How to grow catmint – expert advice for this fragrant perennial

Catmint is a great option for gardeners seeking low-maintenance perennial plants

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If you are looking for English cottage garden plants, I do not think there is anything better than the scent and sight of catmint tumbling over walls or edging the garden path. With silver-green foliage, attractive perfume, and trumpet-like lilac blooms, catmint is a real performer, earning its place at the front of the garden border.

This aromatic flowering perennial is a favorite of mine, having grown catmint in several gardens where I have worked as a professional gardener. Catmint, or Nepeta, is one of those long-flowering plants that can add color and interest for much of the spring and summer, and with the right care, catmint will not fail to impress both gardeners and cats alike.

Considered one of the best perennials, learning how to grow catmint is relatively straightforward, but there are a few things to know about soil, lighting requirements, and pruning that will ensure that your plants thrive. Here, garden experts share top tips to guarantee catmint success.

Catmint perennial with mauve blooms in a garden border

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How to grow catmint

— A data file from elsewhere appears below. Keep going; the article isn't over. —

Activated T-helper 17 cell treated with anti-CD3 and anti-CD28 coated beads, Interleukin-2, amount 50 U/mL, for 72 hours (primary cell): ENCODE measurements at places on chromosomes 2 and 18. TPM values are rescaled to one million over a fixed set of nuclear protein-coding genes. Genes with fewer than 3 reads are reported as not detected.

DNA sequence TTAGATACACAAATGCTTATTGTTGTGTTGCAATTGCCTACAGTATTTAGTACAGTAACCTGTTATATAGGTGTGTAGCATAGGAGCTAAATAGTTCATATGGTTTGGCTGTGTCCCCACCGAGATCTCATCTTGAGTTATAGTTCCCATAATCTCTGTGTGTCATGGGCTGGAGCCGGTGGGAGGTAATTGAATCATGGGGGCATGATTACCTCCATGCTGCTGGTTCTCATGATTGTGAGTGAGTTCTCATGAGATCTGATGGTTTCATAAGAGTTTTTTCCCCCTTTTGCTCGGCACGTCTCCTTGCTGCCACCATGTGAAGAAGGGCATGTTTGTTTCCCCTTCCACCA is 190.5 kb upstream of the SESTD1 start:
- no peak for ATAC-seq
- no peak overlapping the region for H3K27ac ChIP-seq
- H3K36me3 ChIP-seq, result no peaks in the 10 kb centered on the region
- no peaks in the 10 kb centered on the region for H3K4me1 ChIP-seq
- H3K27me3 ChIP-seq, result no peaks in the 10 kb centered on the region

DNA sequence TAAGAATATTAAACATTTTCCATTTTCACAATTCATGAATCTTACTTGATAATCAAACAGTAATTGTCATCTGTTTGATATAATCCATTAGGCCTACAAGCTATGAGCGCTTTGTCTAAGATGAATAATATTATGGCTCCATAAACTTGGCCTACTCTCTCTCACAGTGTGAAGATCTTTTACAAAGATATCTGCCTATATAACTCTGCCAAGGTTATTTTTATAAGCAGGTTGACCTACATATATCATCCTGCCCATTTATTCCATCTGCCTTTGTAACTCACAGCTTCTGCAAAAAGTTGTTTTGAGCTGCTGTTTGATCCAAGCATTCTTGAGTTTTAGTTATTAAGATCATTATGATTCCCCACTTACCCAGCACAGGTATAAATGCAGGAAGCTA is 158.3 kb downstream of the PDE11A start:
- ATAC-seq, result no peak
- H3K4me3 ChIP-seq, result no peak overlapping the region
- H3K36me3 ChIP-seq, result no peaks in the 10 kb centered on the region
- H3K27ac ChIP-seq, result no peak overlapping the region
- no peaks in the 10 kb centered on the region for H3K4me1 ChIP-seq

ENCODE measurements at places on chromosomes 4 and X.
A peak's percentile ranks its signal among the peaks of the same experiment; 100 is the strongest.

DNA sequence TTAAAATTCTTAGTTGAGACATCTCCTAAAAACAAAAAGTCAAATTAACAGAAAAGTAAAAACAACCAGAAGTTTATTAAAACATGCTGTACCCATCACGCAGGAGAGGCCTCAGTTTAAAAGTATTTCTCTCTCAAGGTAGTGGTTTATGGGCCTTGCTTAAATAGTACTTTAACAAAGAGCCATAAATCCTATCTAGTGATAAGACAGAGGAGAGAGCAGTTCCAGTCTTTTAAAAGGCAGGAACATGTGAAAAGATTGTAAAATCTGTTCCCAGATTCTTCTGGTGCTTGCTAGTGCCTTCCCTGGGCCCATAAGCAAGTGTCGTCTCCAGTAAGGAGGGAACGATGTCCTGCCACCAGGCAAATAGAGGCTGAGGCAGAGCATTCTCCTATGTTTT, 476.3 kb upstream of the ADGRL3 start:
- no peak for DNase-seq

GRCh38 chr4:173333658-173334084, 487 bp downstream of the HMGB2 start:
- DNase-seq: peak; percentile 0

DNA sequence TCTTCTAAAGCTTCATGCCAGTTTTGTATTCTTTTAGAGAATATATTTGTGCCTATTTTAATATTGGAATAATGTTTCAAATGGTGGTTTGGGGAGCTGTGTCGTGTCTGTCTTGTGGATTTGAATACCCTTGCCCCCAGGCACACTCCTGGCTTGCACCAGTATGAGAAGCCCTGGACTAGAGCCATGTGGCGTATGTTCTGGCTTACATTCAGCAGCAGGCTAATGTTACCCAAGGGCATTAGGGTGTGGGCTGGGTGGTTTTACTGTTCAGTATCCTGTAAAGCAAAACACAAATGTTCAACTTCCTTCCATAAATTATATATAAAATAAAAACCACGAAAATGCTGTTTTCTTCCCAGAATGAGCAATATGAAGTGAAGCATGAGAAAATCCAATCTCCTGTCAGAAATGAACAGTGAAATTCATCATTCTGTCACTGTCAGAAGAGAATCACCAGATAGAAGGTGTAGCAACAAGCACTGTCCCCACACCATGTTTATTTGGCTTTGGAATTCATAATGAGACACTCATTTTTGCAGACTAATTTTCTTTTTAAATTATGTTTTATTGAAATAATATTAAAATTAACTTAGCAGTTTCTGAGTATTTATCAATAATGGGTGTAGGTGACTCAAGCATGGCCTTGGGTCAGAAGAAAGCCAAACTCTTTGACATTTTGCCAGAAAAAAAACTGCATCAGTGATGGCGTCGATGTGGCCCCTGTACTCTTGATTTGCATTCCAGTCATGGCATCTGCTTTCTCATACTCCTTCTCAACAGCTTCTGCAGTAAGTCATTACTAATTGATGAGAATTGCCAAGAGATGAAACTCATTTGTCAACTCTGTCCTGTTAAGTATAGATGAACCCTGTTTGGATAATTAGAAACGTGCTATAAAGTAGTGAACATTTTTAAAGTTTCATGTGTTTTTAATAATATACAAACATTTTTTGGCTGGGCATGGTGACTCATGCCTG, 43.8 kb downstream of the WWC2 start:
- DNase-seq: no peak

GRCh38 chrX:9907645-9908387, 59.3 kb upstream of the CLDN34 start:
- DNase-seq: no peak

With scented foliage and flowers, catmint is a reliable plant for the backyard. This low-growing plant will form attractive and colorful clumps in the backyard, returning year after year. The common name, catmint, is a result of this plant attracting cats, so be warned, you might soon be attracting members of the local feline community to your yard.

What to know about catmint

Nepeta, catmint, blooming in a garden border

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Catmint is a hardy and versatile flowering plant. 'Growing well in US hardiness zone 3 to US hardiness zone 8, catmint grows best in a sunny spot in the yard,' says Gail Pabst, gardening expert and Marketing Director for the National Garden Bureau.

Native to parts of Europe, Africa and Asia, Nepeta is a popular perennial, with different varieties grown in garden borders and containers across the world. One of the most popular and most used varieties is Nepeta racemosa 'Walker's Low', available as starter plants from Walmart. I have planted and grown this variety myself, and with the right care it flowers right through until fall.

'With the right maintenance, catmint will produce abundant summer flowers,' Gail adds. 'The trick is to know when to prune catmint at just the right time to encourage new growth.' Pruning in late winter or spring is generally recommended, but deadheading and trimming flower stems during the growing season can also help to encourage continued growth.

Gail Pabst
Gail Pabst

Gail is a passionate horticulturist with over 25 years' experience in the industry. She is an avid home gardener too and loves to try out the newest varieties and techniques. Gail is the Marketing Director for the National Garden Bureau and her work has helped her to continue their mission of inspiring, teaching and growing in gardening with others.

How to grow catmint

Purple flowers of a catmint plant in a garden